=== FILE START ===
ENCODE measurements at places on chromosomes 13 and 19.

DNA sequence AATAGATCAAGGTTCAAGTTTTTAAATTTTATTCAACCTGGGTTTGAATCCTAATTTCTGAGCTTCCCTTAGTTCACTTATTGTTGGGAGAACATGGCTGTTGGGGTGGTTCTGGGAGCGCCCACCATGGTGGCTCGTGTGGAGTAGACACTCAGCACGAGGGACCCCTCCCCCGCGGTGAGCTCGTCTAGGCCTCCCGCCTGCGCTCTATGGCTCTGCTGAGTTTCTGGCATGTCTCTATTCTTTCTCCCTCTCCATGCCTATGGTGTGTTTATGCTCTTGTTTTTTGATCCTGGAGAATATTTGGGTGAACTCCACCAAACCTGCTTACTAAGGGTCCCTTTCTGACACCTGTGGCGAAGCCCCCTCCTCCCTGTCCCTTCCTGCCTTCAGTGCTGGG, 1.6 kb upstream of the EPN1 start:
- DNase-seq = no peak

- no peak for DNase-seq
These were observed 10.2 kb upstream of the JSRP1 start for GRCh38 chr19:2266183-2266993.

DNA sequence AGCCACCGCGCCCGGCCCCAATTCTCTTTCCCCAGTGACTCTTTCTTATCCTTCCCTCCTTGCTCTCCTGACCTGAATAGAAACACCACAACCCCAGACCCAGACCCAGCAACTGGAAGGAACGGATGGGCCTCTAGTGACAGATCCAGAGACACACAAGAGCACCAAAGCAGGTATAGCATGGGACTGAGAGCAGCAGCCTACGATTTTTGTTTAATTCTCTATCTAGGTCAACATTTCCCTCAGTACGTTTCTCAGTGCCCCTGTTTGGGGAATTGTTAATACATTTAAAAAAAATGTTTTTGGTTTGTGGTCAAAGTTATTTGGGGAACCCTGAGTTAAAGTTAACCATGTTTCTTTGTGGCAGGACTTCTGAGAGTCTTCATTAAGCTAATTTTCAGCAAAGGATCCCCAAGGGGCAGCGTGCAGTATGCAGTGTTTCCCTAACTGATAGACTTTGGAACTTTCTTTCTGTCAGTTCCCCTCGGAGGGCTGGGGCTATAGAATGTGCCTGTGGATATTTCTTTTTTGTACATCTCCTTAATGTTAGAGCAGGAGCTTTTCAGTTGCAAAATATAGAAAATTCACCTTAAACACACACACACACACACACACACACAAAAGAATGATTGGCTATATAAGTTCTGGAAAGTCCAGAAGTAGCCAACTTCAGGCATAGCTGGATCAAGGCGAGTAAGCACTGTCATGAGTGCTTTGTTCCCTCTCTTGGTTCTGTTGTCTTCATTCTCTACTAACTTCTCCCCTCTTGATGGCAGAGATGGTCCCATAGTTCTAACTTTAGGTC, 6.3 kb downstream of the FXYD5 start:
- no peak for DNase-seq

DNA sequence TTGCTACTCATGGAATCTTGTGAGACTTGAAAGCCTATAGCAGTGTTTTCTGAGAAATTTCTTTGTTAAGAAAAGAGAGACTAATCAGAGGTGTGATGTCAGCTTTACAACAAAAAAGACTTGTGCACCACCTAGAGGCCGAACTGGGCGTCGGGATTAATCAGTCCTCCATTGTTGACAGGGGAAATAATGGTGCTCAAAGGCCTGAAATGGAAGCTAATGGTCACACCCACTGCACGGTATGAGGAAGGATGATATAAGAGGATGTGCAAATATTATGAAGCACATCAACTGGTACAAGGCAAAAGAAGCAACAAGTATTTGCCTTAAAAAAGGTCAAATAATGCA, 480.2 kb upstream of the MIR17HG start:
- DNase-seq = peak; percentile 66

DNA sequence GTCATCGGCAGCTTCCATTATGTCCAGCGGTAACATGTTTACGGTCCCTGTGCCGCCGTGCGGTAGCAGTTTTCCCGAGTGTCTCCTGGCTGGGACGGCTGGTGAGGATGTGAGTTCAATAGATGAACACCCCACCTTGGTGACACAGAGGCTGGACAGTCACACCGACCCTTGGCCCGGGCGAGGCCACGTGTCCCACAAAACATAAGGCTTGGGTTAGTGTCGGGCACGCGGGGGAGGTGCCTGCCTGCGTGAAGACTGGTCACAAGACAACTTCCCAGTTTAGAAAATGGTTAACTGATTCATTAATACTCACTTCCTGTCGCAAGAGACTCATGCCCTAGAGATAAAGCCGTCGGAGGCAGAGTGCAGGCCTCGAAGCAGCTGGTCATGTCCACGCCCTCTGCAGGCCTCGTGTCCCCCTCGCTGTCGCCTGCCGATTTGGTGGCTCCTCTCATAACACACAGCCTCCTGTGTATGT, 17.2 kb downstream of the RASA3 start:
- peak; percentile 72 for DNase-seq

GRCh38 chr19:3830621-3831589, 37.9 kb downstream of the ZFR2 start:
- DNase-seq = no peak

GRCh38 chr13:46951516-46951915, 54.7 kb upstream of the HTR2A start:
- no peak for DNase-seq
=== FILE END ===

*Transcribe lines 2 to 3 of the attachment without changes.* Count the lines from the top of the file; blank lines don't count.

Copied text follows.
DNA sequence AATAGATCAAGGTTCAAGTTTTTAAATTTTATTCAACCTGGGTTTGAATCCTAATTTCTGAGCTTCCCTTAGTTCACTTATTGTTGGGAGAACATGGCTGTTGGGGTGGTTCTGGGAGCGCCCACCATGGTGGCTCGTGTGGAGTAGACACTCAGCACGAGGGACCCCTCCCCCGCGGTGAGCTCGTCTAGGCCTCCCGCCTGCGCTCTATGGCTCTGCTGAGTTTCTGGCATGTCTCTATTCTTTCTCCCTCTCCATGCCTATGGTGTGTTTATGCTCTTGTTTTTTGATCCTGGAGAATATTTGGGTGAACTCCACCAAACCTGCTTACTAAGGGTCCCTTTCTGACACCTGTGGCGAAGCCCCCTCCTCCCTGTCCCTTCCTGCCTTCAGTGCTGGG, 1.6 kb upstream of the EPN1 start:
- DNase-seq = no peak